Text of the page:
The first three were confirmed by the United States Senate and the first two died soon afterward. Bellows and Caldwell didn't receive salaries, but stayed on anyway. These three did conduct a badly needed reallocation of frequencies. In October, President Calvin Coolidge removed Bellows from the commission; he returned to Minneapolis where he became manager of CBS -affiliate WCCO. In November 1927 Harold Lafount and Sam Pickard joined the commission. In March 1928 Caldwell was barely re-confirmed and Ira E. Robinson became chairman, the commission was finally complete.

The composition of the FRC from 1927 to 1934 was as follows:

Zone 1: Orestes H. Caldwell (New York), Editor of Radio Retailing magazine); Caldwell resigned February 23, 1929, and was replaced by W. D. L. Starbuck (New York), Patent Attorney, appointed May 1929.

Zone 2: W. H. G. Bullard (Pennsylvania); Bullard died November 24, 1927, and was replaced by Ira E. Robinson (West Virginia), State Supreme Court judge; Robinson resigned January 1932 and was replaced by Col. Thad H. Brown (Ohio), solicitor & politico, holding various appointed, and elective offices including Ohio Secretary of State, appointed March 28, 1932. Brown remained on the FRC until he was appointed to the FCC in 1934.

Zone 3: Eugene Octave Sykes (Mississippi) remained until he was appointed to the FCC in 1934.

Zone 4: Henry Adams Bellows (Minnesota); Bellows was forced to resign October 31, 1927, and later became chairman of the National Association of Broadcasters ; Bellows was replaced by Sam Pickard (Kansas); Pickard resigned January 31, 1929, and was replaced by Charles McKinley Saltzman (Iowa), appointed May 1929; Saltzman resigned in irritation in June 1932 and was replaced by James H. Hanley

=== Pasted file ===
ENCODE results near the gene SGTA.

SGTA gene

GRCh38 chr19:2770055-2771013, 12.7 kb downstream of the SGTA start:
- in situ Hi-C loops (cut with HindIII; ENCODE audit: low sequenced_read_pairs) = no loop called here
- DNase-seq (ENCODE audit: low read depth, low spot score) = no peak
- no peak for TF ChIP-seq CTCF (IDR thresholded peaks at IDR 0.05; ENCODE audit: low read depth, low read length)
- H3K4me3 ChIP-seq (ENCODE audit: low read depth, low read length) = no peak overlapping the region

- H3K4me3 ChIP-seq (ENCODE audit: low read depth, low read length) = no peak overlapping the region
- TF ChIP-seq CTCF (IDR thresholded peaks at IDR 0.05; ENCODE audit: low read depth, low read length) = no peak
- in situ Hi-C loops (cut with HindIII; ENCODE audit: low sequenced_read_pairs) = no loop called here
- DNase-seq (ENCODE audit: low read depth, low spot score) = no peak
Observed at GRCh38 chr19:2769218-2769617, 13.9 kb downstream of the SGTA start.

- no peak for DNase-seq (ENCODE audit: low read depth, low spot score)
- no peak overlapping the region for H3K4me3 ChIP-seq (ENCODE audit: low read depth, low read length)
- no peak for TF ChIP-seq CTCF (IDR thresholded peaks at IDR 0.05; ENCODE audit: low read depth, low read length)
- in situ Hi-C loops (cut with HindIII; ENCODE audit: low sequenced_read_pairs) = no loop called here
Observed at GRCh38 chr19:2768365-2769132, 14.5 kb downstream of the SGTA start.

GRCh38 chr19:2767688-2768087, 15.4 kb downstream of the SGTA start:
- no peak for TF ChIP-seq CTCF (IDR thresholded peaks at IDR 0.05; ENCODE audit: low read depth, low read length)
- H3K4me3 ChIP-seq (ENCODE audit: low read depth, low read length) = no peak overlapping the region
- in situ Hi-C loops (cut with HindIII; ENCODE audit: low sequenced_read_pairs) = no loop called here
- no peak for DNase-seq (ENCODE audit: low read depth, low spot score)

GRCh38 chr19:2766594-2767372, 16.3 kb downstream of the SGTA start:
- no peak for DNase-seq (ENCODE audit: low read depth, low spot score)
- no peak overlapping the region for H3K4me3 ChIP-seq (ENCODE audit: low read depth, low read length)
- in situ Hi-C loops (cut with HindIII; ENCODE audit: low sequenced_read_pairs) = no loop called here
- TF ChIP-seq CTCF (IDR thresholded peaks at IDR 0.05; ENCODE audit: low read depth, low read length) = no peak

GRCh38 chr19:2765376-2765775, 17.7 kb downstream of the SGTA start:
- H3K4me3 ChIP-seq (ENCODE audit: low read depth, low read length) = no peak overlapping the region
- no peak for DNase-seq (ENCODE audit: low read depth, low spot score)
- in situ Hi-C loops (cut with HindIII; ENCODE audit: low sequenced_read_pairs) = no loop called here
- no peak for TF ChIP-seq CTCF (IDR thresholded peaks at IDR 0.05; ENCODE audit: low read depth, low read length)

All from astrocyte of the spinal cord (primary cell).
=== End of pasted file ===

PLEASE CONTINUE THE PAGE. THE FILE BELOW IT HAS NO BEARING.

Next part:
Zone 5: John F. Dillon (California); Dillon died October 8, 1927, and was replaced by Harold A. Lafount (Utah); Lafount stayed on the FRC until its replacement by the FCC, but he wasn't appointed to the FCC. In the late 1930s Lafount became president of the National Independent Broadcasters.

Radio licensing

In the spring of 1928, the commissoners made drastic reallocations and told 164 stations to justify their existence or be forced to stop broadcasting (these hearings came under the title of General Order 32). Many low-powered independent stations were eliminated, although 81 stations did survive, most with reduced power. Educational stations fared particularly poorly. They were most of the time required to share frequencies with commercial stations and operate throughout the daytime, which was considered worthless for adult education.